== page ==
The Seventh Circuit considered two questions (1) whether protected complaints under the FLSA may be filed with the employer, as opposed to a government entity; and (2) whether protected complaints under the FLSA may be oral, as opposed to written. To answer the first question, the Seventh Circuit concluded that complaints to the employer are protected activity. Nonetheless the Seventh Circuit dismissed the claims because, to answer the second question, it concluded that oral complaints cannot form the foundation of retaliation claims. Thus, the Seventh Circuit indicated that written complaints filed with the employer may be protected.

The Supreme Court reversed the decision on the issue of whether oral complaints are protected activity. After looking at the statutory language, legislative history, contemporaneous usage of the word “file,” and considering the Department of Labor’s long-held interpretation, the Court concluded that the phrase “filed any complaint” includes oral complaints.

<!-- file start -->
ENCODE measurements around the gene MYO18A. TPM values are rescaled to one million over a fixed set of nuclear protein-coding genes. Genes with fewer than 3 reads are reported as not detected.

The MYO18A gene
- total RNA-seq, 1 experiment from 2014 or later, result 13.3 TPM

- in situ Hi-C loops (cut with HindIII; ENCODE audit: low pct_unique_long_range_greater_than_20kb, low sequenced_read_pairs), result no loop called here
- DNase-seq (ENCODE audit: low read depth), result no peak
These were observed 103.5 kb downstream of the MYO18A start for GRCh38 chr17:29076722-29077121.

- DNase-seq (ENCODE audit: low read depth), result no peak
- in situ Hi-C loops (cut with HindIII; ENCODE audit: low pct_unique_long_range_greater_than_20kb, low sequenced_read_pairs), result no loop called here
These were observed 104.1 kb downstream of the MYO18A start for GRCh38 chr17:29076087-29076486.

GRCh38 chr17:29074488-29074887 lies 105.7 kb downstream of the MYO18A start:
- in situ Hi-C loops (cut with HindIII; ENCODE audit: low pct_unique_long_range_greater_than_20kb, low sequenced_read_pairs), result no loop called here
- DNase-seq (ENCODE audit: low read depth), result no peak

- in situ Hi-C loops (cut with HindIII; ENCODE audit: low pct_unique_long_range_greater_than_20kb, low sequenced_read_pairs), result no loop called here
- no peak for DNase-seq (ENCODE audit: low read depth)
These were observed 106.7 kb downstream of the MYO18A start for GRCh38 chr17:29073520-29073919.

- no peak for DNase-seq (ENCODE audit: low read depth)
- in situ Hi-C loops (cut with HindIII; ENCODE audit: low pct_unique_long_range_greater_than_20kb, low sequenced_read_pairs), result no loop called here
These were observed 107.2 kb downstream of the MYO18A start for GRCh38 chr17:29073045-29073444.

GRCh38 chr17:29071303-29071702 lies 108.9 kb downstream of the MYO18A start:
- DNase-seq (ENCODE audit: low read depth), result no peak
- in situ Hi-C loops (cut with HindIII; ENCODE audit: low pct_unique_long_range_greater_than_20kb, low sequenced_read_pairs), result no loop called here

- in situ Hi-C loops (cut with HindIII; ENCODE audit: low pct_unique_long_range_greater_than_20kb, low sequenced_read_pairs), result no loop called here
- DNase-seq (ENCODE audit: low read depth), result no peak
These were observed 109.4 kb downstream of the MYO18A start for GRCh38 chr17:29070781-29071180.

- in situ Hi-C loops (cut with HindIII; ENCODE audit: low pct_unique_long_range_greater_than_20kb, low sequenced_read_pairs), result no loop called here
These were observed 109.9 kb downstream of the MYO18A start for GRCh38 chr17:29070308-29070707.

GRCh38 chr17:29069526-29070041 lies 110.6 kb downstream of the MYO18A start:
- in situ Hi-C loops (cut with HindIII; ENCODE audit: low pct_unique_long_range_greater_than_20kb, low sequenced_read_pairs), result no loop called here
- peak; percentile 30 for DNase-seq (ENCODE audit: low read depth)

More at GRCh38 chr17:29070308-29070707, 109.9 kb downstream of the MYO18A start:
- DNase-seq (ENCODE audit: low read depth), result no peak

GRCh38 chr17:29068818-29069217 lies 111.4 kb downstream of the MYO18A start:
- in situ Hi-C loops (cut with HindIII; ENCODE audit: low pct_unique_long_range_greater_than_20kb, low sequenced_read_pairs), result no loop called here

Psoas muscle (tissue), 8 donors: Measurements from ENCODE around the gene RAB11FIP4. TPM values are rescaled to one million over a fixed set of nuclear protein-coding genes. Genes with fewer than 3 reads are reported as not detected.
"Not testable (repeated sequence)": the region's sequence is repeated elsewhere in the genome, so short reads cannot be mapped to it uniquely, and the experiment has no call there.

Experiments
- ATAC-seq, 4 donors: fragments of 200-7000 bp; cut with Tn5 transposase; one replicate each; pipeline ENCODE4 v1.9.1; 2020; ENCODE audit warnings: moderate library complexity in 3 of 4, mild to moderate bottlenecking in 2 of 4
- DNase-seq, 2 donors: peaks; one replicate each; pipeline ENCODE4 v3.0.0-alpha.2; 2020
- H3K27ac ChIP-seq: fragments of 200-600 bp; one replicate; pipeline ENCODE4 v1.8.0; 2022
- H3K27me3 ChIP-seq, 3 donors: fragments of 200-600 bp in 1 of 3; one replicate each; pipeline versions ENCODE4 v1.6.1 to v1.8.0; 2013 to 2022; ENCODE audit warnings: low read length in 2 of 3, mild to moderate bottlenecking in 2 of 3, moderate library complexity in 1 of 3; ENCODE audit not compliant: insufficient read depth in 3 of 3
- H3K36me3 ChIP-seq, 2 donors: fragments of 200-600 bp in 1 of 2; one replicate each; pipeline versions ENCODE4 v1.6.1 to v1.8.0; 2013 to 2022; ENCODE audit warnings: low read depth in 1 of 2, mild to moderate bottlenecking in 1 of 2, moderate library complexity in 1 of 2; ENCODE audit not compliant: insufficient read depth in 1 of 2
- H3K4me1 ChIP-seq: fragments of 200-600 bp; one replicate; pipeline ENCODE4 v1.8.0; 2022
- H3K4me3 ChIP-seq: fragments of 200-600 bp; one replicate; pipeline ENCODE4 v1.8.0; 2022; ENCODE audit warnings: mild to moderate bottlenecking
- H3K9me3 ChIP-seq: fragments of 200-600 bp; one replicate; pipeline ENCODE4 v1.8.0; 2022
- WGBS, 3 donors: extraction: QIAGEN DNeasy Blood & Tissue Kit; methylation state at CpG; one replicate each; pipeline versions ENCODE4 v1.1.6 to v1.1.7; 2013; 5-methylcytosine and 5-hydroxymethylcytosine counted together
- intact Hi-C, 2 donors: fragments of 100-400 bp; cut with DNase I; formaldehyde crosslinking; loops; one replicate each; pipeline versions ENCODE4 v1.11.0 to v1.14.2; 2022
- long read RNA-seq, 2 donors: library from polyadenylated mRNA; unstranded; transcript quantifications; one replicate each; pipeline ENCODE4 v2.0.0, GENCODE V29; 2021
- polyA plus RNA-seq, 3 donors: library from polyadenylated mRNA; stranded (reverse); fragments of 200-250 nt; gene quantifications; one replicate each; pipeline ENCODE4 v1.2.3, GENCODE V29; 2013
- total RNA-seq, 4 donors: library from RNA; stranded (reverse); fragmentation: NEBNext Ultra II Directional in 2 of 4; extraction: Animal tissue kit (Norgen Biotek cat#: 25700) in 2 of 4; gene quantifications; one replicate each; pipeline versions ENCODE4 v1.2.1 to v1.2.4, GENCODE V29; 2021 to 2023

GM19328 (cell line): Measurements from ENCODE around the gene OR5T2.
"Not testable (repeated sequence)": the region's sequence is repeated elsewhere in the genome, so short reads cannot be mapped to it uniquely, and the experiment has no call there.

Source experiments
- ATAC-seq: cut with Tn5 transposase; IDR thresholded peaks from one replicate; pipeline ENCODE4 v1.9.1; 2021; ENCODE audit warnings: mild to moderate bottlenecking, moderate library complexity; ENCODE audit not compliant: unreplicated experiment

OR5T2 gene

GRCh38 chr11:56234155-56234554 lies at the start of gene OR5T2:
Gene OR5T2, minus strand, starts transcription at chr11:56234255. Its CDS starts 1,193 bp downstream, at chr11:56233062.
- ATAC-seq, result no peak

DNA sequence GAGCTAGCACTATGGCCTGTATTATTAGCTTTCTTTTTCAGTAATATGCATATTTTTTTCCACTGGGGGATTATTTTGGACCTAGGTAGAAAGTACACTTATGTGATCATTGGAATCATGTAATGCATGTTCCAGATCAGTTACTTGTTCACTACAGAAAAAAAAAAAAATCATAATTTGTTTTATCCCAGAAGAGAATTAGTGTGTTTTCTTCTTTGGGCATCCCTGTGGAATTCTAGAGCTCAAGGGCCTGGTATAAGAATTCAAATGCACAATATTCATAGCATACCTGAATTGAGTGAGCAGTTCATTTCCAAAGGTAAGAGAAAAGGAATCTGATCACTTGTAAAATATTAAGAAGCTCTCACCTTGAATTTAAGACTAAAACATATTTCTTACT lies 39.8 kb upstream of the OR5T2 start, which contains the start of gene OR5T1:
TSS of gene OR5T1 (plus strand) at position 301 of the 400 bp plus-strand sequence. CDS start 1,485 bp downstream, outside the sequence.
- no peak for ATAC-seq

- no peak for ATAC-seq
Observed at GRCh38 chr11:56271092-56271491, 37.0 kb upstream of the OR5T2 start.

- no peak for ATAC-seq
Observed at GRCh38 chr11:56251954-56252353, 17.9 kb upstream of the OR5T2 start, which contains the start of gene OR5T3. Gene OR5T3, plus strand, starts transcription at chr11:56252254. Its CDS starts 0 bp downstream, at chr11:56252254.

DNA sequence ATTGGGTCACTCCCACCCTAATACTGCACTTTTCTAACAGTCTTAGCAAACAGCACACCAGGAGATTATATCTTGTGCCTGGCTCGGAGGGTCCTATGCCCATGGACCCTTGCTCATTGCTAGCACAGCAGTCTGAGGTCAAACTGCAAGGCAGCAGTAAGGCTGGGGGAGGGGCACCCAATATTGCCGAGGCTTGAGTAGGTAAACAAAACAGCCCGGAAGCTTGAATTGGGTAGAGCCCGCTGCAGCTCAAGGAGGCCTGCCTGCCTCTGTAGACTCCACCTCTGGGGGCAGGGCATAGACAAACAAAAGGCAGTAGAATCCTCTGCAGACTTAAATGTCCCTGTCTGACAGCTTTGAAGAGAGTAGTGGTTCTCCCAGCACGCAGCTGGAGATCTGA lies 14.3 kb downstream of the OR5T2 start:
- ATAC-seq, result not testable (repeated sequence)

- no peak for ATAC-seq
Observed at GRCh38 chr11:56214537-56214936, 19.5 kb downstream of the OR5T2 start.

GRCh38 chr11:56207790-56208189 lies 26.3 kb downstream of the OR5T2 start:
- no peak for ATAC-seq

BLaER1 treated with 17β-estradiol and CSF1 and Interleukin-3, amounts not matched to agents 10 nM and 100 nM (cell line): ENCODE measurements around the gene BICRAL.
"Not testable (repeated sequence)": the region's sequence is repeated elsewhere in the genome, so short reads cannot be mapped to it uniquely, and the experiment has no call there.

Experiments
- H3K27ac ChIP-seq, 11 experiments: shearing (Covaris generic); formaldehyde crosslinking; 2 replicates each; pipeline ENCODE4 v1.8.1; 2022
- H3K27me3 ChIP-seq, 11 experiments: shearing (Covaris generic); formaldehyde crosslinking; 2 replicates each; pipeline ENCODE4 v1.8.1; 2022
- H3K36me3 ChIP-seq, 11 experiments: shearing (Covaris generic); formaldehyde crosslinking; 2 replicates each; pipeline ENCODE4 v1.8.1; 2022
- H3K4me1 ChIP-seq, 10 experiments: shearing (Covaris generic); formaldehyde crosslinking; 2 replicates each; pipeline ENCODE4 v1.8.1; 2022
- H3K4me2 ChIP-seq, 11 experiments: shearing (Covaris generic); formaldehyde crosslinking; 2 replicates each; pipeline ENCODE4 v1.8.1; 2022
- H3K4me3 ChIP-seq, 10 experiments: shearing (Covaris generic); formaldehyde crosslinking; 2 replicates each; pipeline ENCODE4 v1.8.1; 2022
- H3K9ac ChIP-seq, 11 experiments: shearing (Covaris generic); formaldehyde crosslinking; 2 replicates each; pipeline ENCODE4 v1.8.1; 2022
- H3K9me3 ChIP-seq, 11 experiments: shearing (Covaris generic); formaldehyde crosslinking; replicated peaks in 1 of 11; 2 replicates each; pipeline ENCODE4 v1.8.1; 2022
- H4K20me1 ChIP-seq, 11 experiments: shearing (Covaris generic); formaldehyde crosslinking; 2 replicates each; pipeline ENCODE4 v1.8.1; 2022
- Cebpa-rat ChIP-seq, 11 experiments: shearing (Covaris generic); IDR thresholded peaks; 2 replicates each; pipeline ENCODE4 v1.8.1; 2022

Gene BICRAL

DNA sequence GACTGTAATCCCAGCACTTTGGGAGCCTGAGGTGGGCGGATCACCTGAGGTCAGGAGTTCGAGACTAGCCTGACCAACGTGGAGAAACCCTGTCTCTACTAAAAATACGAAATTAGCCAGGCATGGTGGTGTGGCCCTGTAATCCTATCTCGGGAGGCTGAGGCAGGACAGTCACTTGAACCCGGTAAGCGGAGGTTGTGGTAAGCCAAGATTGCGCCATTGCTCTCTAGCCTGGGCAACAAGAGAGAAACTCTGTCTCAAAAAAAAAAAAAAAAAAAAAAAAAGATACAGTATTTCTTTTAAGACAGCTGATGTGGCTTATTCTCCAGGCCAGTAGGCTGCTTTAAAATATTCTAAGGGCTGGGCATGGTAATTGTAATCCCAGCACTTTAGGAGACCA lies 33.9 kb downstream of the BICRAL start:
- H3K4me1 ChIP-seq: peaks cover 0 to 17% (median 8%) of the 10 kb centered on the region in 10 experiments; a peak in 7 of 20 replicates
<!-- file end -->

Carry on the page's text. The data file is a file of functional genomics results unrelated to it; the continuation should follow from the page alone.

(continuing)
The Court explicitly declined to answer the second question considered by the Seventh Circuit: Whether filing complaints with an employer, as opposed to with a court or administrative agency, is protected activity. By declining to answer the second question, the Court apparently left the Seventh Circuit’s holding intact on this point.


Justice Scalia, joined by Justice Thomas, dissented. Scalia argued that the Seventh Circuit’s holding, if not its reasoning, should be affirmed on the basis that the FLSA “does not cover complaints to the employer at all.” The anti-retaliation provision, Scalia concluded, “contemplates an official grievance filed with a court or an agency, not oral complaints—or even formal, written complaints—from an employee to an employer.”